Each listing offers a detailed description of each work, including the location of the artists signature on the piece, its condition, and a little background on the history of the work and its position in the art world.
"Our passion is to make original art accessible to everyone. When we first heard the vision for Amazon Art, we knew immediately it was a great fit," said Jodie and Joshua Steen, Founders of LusterNYC, located in Brooklyn, NY.
"I think we'll begin to see a whole new breed of art collector, and that's good for everyone - the galleries, artists, and customers."
The BT HomeHub 4 is BT's latest home broadband router, a significant redesign of the workhorse that was the HomeHub 3, adding a new slim design to the series and bringing dual-band connectivity to the table. And though BT have rained on the HomeHub 4's parade a tad by following up its release almost immediately with the announcement of the HomeHub 5, this is still an impressive evolution of the company's router line. We've been using the router for a few days now. Read on for Tech Digest's first impressions.
The HomeHub 4, though longer than the HomeHub 3, actually proves easier to house thanks to its slimmer profile. It's as flat as its innards will allow, whereas the HomeHub 3 featured a more curvaceous design. In practical terms, it means the HomeHub 4 can fit through a letterbox, meaning new owners won't have to be indoors when the postman arrives to deliver it.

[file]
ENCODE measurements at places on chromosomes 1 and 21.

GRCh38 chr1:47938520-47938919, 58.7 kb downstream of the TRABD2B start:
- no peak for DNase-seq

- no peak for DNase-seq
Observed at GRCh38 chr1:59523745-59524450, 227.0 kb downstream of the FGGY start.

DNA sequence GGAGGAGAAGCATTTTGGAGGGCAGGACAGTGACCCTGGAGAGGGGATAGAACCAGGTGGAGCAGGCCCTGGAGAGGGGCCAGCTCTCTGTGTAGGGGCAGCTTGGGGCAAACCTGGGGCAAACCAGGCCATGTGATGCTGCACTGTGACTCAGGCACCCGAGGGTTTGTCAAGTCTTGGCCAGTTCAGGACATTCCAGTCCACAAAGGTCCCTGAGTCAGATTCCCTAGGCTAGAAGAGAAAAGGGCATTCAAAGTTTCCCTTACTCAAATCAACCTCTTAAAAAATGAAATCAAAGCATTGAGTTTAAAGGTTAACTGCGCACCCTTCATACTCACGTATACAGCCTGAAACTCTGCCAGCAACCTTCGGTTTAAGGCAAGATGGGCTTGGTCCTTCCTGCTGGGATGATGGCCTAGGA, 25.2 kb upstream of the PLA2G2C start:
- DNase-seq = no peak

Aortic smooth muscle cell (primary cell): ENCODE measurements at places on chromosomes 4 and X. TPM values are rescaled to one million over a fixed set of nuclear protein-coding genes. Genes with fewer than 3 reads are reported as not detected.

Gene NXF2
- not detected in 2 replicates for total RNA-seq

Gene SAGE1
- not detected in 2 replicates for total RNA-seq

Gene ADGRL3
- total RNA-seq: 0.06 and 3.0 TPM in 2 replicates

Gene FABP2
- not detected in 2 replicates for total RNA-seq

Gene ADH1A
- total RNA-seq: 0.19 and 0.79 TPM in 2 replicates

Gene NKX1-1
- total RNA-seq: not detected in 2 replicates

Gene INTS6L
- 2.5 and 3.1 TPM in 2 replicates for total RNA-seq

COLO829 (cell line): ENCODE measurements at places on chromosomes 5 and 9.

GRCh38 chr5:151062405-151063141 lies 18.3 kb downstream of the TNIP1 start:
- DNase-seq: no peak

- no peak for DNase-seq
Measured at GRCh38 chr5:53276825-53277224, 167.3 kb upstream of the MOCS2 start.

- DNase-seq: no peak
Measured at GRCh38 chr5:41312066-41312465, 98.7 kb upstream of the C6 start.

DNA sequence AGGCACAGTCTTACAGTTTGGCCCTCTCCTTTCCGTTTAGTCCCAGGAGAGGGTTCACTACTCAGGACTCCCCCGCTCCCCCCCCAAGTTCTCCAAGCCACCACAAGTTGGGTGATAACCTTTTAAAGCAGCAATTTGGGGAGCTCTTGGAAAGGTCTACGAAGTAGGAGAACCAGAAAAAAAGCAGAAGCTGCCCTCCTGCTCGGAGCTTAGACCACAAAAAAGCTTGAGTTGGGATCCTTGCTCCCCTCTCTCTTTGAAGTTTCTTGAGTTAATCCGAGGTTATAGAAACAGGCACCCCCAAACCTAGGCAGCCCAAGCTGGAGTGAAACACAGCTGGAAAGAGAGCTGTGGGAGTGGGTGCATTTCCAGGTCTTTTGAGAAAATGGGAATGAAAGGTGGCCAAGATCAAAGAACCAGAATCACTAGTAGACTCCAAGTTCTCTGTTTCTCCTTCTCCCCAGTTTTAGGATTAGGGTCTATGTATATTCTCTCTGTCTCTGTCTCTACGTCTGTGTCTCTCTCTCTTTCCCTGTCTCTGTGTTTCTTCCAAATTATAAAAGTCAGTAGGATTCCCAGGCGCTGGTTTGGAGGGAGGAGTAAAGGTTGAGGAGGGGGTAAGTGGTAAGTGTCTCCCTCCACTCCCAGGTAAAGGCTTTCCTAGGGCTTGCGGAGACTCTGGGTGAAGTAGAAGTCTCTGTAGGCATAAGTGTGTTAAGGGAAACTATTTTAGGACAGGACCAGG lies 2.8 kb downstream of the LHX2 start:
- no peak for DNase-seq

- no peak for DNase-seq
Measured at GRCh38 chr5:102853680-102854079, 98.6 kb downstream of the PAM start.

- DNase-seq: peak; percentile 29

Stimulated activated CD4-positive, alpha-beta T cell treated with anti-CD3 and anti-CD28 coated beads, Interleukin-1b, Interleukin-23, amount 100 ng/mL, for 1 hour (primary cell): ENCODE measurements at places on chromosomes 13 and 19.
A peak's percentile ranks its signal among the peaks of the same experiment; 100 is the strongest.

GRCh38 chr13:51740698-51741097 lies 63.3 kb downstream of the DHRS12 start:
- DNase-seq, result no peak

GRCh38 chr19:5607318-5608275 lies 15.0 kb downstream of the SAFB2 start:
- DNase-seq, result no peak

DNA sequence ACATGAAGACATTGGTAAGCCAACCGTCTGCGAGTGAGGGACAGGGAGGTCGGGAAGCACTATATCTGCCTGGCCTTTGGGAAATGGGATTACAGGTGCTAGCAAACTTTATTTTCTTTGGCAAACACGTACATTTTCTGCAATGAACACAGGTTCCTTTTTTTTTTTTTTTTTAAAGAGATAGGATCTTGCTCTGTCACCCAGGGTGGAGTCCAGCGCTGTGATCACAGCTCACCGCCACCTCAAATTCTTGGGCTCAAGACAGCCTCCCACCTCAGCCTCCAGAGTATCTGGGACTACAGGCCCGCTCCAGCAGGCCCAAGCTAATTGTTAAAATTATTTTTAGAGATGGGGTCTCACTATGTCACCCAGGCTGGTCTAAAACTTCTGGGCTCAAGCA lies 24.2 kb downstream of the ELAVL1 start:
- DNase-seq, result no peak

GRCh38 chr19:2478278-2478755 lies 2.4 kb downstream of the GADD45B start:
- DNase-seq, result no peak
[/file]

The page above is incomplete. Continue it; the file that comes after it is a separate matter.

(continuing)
Gone too is the HomeHub 3's glossy finish. A matte textured front plate takes its place, with a little silver strip adding some flair along the bottom. Also improved is the placement of the Wireless WPS and Restart buttons. They now sit along the top edge, clear to see and easier to reach than the near-hidden buttons on the HomeHub 3. As the thinner profile of the HomeHub 4 means the device is no longer free standing, two fold out feet are attached to the bottom, letting the router stand upright.
Flip the router over and you'll find the Broadband DSL port for connecting a DSL modem, alongside three standard Ethernet ports, a Gigabit Ethernet port, WAN port, USB port for adding a networked drive, adapter power port and a the on/off button. All in, it's a tidy, unobtrusive design.
New subscribers to BT Broadband or BT Infinity will get the router as standard, though BT are also offering the HomeHub 4 as a £35 upgrade for existing customers. So what's here to tempt owners of the HomeHub 3 to part with their cash?
Under the hood, the HomeHub 4 is sporting notably improved connectivity options. Dual-band Wi-Fi is the headline feature, offering both the 2.4GHz and 5GHz bands for your wireless devices to connect to. Though it'd be remiss to call the HomeHub 3 unreliable, dual-band Wi-Fi greatly improves the stability of Wi-Fi connections, especially when many Wi-Fi devices are connected at once, by effectively splitting your network in two, pushing some devices onto one band and the rest onto the other. Keeping devices nearby the router on the stronger 5GHz signal and devices further away on the 2.4GHz band (which offers better range), the router is able to channel hop for devices, giving them the best possible connections dependant on where they are and reducing the chances of interference.